Release Date: Sep 18, 2012
Record label: Brainfeeder
Genre(s): Electronic, Experimental, Pop/Rock, Left-Field Hip-Hop
Gaslamp Killer has emerged as a producer who developed his charismatic notoriety by pushing his corner of bass music into a something resembling a close cousin of acid rock. His highest-profile production gig, Gonjasufi's 2010 album A Sufi and a Killer, was psychotropic hip-hop at its most elemental, stuff so gristly and eye-peeling-- and occasionally beautiful-- that it reset the parameters for what you could nod your head to (assuming you could still remember where it was located). Pick up that same year's Death Gate EP or jump back a year to his 2009 EP, My Troubled Mind, and you can hear that sound emerge from a mindstate reared on 1980s VHS horror, hippy-biker exploitation soundtracks and car-trunk g-funk, stuff that expanded on the Left Coast underground influence of '96-era Shadow and Automator into a red-lit grindhouse.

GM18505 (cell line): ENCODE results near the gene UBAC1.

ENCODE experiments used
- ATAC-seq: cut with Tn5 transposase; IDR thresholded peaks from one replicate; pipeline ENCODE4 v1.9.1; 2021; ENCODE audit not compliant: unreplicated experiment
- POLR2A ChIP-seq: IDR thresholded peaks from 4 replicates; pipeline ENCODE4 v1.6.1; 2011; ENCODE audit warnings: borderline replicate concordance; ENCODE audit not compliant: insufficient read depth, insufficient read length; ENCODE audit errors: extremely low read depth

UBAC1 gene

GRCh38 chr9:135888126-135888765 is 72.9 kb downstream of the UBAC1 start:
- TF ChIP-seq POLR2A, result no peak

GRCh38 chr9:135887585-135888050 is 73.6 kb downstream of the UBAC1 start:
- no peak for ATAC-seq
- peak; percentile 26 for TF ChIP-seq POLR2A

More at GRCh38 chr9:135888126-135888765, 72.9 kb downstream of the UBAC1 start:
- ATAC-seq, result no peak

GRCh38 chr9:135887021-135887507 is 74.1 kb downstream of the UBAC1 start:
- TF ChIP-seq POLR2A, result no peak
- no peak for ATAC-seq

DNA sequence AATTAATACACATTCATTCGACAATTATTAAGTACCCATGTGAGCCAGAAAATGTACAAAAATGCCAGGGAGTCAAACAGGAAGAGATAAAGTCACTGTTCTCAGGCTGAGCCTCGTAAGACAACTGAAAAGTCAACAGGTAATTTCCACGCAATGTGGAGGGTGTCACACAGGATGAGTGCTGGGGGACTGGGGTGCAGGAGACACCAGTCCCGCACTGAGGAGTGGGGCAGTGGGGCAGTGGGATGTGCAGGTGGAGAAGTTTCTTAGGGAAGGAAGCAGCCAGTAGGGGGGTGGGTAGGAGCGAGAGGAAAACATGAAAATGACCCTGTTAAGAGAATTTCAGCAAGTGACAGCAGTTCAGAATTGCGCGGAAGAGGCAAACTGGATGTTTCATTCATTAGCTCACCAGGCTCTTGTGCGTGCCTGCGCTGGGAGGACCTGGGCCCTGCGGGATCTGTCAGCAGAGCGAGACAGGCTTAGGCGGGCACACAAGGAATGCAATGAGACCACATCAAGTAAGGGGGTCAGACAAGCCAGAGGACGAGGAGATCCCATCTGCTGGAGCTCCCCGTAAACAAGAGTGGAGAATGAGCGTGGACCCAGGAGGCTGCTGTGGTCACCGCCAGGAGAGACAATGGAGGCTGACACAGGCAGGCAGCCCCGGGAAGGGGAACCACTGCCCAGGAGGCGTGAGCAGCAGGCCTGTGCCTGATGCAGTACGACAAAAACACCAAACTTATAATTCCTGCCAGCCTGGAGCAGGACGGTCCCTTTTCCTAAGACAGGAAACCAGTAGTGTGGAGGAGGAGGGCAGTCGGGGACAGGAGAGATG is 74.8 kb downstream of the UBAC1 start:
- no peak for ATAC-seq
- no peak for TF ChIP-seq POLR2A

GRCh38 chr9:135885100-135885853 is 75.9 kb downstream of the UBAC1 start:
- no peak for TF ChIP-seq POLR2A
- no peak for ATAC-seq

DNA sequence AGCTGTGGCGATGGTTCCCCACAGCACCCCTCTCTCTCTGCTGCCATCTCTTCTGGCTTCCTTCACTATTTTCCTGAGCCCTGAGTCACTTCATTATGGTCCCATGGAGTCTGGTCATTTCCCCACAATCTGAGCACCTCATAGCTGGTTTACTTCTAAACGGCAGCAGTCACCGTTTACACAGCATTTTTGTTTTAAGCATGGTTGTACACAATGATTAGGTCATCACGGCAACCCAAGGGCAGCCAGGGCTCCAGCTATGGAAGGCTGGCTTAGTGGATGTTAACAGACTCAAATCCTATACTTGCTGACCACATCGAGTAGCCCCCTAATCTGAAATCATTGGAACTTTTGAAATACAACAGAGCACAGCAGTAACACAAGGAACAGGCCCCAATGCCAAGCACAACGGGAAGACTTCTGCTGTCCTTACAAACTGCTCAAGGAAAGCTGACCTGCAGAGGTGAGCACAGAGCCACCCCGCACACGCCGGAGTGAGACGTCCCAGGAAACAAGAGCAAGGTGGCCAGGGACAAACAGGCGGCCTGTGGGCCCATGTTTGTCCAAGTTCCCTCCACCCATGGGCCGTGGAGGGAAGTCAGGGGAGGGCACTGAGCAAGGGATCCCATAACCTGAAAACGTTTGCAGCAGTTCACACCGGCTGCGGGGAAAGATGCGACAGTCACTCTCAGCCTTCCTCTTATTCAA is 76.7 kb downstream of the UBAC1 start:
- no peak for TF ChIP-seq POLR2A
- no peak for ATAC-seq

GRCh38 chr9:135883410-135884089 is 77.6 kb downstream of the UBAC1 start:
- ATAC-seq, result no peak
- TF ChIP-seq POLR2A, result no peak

Breakthrough is being touted as the full-length debut of Los Angeles-based DJ and producer Gaslamp Killer, otherwise known as William Bensussen. This is true, assuming one doesn’t count the 2008 Finders Keepers compilation All Killer, on which his role was more curator than DJ. A lighthearted, breezy affair, All Killer nevertheless stands as the purest distillation of Bensussen’s international influences and his ability to incorporate them into some kind of whole, not always seamless.